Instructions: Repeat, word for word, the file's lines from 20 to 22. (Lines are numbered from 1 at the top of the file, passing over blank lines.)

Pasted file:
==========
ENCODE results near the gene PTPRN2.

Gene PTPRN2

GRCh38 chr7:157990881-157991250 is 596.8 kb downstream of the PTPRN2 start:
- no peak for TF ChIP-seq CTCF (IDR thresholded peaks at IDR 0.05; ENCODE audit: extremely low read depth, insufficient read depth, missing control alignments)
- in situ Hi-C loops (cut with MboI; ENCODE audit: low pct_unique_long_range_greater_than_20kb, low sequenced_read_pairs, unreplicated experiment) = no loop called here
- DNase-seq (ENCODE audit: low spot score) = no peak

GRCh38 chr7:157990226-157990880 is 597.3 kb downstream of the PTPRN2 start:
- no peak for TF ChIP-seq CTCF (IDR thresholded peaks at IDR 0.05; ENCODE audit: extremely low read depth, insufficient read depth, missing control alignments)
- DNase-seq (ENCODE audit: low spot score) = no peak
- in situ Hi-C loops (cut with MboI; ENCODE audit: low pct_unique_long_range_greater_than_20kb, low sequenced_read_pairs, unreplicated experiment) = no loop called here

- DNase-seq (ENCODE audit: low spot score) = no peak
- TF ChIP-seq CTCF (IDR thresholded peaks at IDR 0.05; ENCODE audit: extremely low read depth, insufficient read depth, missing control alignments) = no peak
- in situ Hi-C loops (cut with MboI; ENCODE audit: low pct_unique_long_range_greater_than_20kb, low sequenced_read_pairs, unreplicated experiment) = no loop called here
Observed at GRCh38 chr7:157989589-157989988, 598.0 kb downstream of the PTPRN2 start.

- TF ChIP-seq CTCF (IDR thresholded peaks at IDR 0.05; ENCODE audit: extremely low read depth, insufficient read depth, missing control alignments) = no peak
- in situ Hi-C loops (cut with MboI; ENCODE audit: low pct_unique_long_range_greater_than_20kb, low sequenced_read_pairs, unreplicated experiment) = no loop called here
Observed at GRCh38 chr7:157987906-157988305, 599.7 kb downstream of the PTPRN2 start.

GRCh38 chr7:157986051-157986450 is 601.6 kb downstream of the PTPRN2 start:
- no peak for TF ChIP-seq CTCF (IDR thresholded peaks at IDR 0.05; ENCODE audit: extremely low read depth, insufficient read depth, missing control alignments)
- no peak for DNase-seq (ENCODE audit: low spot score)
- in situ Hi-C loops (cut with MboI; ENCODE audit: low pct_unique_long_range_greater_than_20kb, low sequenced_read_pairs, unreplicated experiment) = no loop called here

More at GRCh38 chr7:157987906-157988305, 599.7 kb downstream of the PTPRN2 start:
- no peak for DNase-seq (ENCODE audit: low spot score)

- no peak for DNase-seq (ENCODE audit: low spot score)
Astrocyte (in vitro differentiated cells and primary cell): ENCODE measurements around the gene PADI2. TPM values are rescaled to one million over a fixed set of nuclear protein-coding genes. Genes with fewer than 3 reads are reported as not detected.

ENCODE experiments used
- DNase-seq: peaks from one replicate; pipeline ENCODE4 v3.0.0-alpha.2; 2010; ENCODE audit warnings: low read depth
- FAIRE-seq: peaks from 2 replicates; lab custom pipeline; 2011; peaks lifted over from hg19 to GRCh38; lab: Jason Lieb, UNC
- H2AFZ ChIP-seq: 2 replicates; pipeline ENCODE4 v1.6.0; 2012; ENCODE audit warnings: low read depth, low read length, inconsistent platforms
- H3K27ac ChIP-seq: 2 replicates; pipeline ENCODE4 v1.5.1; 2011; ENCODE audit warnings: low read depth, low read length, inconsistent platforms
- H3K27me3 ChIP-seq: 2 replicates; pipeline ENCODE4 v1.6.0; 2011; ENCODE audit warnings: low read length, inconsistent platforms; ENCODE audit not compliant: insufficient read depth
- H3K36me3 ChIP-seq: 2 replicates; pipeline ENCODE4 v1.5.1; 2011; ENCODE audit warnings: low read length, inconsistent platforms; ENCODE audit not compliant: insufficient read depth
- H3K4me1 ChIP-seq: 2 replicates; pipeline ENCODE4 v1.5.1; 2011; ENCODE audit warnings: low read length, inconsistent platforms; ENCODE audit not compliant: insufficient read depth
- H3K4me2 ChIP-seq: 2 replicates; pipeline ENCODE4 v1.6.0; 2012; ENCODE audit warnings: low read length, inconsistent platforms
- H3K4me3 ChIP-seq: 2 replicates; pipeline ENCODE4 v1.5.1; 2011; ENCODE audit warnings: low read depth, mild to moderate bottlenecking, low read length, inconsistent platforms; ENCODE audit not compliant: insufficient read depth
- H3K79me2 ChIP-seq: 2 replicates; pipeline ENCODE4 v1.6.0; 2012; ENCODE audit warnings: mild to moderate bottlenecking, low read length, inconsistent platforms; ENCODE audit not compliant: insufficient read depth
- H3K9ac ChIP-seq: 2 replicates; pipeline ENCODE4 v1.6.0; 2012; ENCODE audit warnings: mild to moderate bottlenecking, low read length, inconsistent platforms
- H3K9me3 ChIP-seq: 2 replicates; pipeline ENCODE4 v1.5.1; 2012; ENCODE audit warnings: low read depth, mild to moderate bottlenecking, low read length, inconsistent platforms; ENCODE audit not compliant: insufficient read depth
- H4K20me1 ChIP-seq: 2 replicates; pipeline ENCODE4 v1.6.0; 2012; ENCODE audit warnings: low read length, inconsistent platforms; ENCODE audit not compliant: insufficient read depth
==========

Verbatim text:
- no peak for DNase-seq (ENCODE audit: low spot score)
- in situ Hi-C loops (cut with MboI; ENCODE audit: low pct_unique_long_range_greater_than_20kb, low sequenced_read_pairs, unreplicated experiment) = no loop called here

More at GRCh38 chr7:157987906-157988305, 599.7 kb downstream of the PTPRN2 start: